What's the best RAID for Synology NAS?

Synology DS420+
Synology DS420+ (Image credit: Rich Edmonds / Windows Central)

What's the best RAID for Synology NAS?

Best answer: The best RAID for your Synology NAS depends on how many disks you have installed. If available, it's usually best to use Synology Hybrid RAID (SHR) unless you wish to pick a specific level yourself.

What is RAID?

RAID stands for Redundant Array of Independent Disks. It's a group of independent disks that operate as a fused single array. Instead of having five drives installed on a NAS and acting as individual volumes, you can combine them together to act as a single storage medium. This helps improve performance and redundancy in case a drive fails.

If five drives were to be used individually and one should fail, it would come down to manual backups to replace data, which could be outdated. By using RAID, we can protect against such failures by allowing the pool to have enough redundancy to recover. With most RAID levels, a portion of the total storage capacity is locked for local data backups.

For instance, a RAID 1 configuration with two 8TB drives inside a Synology DiskStation DS220+ would see a total capacity of 8TB since one drive would be used as a backup. If one drive should fail, you can simply replace it and rebuild the volume. The stored data would then be copied across to the new drive and it would be as if nothing happened.

What's the best RAID for Synology NAS?

Synology DSM 7.0

Source: Windows Central (Image credit: Source: Windows Central)

There's no single best RAID level for a Synology NAS. Depending on how many drives you have and how efficient or high the level of redundancy is required, it's possible to choose RAID 1 and simply have around half of the total capacity reserved for backups. RAID 5 is most recommended for NAS deployment since it strikes a solid balance between performance and redundancy.

With a minimum of three drives required, a single drive is locked away for holding all the necessary data to rebuild a storage medium in the case of a failure. As an added bonus, you could even hot-swap the failed drive without powering down the system and the RAID array should be able to recover without data loss. Using RAID is important to combat not only drive value, but also bad sectors and other issues.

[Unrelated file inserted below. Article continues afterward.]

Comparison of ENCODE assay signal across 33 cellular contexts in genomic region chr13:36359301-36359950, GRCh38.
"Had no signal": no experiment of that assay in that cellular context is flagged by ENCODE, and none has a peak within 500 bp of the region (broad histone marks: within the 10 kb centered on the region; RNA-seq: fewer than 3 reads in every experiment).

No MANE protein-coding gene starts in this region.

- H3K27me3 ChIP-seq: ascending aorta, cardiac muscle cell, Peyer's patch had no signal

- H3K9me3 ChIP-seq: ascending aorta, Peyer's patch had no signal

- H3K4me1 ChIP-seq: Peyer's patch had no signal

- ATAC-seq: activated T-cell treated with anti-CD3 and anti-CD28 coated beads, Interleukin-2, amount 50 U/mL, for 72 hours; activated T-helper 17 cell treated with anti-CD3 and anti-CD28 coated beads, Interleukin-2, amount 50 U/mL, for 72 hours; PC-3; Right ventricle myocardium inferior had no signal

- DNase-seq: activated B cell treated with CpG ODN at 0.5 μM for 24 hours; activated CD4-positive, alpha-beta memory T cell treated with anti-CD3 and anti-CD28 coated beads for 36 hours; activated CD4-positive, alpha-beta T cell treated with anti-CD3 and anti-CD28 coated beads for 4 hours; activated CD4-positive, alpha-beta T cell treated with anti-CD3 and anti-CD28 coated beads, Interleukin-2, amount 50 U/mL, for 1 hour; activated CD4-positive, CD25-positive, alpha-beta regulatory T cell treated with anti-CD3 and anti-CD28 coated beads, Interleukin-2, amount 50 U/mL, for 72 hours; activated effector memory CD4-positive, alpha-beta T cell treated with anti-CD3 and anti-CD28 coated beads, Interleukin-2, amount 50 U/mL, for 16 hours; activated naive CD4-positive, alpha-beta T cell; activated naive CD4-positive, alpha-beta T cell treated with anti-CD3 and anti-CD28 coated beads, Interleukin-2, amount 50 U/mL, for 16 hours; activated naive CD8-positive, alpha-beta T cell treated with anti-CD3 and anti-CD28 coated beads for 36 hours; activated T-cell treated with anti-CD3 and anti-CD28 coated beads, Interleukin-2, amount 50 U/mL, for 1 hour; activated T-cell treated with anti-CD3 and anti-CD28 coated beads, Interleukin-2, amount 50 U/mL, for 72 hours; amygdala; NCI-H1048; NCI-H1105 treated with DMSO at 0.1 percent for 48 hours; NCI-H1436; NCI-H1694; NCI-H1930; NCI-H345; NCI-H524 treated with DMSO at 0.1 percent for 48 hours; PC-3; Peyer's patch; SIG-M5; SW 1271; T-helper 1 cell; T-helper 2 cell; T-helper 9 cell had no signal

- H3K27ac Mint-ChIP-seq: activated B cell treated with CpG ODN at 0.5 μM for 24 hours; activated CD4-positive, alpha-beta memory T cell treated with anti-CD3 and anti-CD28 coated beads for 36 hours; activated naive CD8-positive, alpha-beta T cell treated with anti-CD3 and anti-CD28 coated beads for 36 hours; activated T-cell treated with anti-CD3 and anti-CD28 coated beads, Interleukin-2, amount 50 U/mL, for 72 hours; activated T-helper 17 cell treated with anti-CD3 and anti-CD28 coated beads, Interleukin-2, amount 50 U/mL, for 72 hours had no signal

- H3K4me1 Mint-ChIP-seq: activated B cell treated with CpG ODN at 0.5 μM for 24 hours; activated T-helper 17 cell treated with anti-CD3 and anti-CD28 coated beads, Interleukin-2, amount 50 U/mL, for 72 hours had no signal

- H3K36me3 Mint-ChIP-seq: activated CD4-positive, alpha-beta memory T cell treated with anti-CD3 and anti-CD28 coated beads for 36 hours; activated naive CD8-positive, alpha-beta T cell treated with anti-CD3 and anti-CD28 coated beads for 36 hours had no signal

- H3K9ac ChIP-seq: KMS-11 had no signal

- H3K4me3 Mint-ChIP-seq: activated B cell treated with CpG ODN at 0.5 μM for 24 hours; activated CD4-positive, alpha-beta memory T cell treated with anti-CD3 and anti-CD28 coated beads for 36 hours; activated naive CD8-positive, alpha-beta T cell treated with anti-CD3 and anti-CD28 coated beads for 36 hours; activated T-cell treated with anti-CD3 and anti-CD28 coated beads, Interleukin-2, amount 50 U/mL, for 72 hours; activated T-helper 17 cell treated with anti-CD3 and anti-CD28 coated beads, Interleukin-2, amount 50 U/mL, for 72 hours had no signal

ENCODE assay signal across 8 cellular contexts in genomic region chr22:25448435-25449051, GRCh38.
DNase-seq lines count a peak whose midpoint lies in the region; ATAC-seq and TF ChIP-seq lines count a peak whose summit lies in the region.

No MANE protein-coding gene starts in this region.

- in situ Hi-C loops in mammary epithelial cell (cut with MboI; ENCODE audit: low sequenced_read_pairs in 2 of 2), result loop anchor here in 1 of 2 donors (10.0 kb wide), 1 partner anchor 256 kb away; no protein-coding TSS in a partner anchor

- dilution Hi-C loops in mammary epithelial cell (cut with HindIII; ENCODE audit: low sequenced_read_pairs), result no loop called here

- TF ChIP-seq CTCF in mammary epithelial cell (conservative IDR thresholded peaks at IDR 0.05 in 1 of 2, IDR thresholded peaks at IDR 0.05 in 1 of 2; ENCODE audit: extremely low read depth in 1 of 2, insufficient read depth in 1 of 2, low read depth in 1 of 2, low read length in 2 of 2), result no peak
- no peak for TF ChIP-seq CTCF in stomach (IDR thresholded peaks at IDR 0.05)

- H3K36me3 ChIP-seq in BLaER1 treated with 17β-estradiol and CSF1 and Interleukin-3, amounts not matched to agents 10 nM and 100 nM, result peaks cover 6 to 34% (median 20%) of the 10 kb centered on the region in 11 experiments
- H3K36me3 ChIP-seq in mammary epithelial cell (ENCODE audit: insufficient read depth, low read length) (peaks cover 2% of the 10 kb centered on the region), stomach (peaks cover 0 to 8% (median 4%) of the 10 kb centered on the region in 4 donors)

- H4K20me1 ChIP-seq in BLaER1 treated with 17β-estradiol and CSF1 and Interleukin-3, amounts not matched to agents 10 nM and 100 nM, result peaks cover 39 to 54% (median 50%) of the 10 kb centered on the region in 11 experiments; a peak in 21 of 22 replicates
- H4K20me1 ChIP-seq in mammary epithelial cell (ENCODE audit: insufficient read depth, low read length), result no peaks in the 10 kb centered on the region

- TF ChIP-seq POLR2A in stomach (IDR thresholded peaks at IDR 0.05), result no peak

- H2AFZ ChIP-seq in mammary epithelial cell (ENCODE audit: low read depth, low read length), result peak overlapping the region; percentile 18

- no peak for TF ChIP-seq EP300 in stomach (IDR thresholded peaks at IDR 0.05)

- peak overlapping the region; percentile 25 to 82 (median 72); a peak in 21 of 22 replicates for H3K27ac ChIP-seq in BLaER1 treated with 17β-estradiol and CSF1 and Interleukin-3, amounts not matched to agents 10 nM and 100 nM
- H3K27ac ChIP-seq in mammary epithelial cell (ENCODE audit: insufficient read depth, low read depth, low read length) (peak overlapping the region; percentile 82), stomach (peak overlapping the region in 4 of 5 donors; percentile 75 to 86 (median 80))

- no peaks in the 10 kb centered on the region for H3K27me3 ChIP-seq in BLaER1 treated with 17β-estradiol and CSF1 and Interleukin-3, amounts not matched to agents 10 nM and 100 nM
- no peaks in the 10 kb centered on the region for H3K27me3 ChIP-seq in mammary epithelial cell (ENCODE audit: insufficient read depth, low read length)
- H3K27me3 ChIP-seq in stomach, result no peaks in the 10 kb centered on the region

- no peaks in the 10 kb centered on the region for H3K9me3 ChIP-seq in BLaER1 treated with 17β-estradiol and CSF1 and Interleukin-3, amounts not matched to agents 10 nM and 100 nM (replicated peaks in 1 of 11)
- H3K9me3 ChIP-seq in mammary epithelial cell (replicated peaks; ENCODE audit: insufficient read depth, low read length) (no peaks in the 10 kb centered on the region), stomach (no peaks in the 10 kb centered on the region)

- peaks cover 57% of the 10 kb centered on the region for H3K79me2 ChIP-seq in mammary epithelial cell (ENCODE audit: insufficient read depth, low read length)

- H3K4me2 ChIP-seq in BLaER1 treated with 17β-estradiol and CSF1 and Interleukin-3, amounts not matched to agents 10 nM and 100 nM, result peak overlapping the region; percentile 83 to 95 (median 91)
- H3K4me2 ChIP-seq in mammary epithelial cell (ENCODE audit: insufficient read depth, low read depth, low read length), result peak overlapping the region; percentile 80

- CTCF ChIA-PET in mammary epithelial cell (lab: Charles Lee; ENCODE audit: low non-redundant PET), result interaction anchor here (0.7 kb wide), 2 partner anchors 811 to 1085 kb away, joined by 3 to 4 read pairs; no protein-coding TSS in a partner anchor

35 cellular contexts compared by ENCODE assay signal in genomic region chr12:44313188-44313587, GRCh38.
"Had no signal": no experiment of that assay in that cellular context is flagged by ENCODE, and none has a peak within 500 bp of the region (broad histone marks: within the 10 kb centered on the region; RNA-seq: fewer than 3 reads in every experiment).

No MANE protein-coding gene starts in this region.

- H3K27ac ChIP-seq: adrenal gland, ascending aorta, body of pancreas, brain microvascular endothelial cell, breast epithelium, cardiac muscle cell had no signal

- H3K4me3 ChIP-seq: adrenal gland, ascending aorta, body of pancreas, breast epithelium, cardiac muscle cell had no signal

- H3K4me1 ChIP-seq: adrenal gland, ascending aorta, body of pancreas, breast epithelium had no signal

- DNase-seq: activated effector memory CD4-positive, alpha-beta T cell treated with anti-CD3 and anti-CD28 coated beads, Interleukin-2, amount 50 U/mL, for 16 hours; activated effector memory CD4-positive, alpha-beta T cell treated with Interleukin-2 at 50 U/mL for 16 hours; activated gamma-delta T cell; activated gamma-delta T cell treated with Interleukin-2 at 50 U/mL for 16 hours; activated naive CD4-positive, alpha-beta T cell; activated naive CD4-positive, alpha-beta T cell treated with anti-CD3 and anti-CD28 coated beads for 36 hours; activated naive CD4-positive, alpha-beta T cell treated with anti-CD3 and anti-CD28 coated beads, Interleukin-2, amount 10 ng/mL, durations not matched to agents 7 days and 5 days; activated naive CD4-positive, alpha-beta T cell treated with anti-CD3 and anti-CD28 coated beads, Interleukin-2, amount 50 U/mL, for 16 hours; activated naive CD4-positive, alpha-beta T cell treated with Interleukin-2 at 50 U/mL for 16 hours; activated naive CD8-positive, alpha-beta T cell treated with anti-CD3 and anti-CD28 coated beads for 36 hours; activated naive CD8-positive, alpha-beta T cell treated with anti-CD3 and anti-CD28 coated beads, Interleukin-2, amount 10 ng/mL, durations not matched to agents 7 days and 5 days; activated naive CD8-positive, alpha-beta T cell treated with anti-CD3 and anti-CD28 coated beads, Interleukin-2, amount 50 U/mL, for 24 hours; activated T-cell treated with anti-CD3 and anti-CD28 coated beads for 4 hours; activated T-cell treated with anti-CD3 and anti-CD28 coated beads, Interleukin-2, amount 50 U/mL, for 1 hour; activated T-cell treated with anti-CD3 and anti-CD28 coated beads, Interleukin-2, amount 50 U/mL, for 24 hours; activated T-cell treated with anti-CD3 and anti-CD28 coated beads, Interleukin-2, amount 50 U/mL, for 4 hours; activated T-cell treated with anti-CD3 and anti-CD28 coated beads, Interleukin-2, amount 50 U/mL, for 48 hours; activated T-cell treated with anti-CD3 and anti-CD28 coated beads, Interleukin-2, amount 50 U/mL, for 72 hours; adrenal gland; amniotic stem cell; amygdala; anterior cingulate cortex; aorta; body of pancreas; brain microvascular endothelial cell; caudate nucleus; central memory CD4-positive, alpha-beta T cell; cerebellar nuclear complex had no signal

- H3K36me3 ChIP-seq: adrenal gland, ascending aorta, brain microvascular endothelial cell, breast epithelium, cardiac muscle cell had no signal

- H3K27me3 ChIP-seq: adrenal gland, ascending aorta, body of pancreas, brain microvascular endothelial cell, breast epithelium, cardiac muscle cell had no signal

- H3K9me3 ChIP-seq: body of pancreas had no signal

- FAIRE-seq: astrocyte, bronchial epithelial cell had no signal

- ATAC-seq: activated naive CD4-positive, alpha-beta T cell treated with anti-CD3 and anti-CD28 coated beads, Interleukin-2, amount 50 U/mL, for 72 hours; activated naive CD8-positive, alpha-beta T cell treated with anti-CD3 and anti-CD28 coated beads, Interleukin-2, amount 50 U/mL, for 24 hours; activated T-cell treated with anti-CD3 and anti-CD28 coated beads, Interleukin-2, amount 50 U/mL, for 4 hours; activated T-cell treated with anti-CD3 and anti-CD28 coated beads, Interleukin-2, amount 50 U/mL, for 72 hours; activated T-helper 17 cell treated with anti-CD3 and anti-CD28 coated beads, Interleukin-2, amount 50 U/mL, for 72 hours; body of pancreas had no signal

Swipe to scroll horizontally
RAIDDrives requiredTolerable drive failuresData redundancyCapacityNotes
Basic10-HDD sizeNo protection
SHR10-2VariesNo protection with single drive SHR
RAID 020-HDD sizeNo protection
RAID 121-3HDD # -1 x smallest HDD sizeRow 3 - Cell 5
RAID 531HDD # -2 x smallest HDD sizeRow 4 - Cell 5
RAID 642HDD # -2 x smallest HDD sizeRow 5 - Cell 5
RAID 1042+HDD # -1 x smallest HDD sizeHDDs must be even number, tolerable to half the number of HDDs

If you prefer to manage your RAID configuration, it's best to choose a level like RAID 1, RAID 5, or RAID 10, depending on the NAS enclosure you own. Synology Hybrid RAID (SHR) is a little more advanced than classic RAID levels. Traditionally, your drives would need to be the same size, else storage space would be wasted as RAID takes the smallest drive as the base. This isn't the case with SHR.

SHR also makes it easier to upgrade the storage pool, add new drives, and provides protection from single and double drive failures. I would recommend SHR, especially if you're new to RAID, and let the NAS handle data redundancy for you. All you need are the best and most reliable hard drives for a Synology NAS.

Can I change the RAID on Synology NAS?

Yes, you can change the RAID type on a Synology NAS, but this is limited to just a few levels. It's possible only through DSM to change between the following RAID types:

Swipe to scroll horizontally
Current RAIDNew RAIDNew HDDs required
BasicRAID 11
BasicRAID 52
SHR-1SHR-21-2 (depends on SHR drive config)
Rich Edmonds
Senior Editor, PC Build

Rich Edmonds was formerly a Senior Editor of PC hardware at Windows Central, covering everything related to PC components and NAS. He's been involved in technology for more than a decade and knows a thing or two about the magic inside a PC chassis. You can follow him on Twitter at @RichEdmonds.